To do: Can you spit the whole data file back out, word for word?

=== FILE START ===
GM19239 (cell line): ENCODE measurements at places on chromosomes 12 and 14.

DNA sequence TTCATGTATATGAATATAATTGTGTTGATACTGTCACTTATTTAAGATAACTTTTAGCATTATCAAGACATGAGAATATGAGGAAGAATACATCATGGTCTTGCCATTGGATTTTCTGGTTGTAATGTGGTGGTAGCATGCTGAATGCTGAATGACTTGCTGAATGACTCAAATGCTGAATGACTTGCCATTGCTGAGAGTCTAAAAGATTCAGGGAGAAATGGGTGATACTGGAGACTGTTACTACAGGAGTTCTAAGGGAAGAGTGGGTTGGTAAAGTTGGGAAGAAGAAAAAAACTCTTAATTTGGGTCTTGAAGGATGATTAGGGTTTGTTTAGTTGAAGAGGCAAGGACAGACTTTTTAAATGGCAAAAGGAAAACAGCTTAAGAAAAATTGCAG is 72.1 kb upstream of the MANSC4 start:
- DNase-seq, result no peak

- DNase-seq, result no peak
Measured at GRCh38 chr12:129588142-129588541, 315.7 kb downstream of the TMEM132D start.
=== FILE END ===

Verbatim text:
GM19239 (cell line): ENCODE measurements at places on chromosomes 12 and 14.

DNA sequence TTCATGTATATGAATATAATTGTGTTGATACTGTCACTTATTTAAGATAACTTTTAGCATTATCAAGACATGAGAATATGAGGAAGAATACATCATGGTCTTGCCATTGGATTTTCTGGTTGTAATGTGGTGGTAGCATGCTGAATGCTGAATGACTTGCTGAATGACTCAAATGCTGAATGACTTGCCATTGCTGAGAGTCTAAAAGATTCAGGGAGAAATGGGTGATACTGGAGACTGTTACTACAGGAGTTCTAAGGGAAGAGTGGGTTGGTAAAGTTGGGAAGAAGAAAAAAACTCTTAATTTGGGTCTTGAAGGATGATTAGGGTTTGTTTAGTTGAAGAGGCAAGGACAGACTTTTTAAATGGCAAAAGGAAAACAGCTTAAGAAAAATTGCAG is 72.1 kb upstream of the MANSC4 start:
- DNase-seq, result no peak

- DNase-seq, result no peak
Measured at GRCh38 chr12:129588142-129588541, 315.7 kb downstream of the TMEM132D start.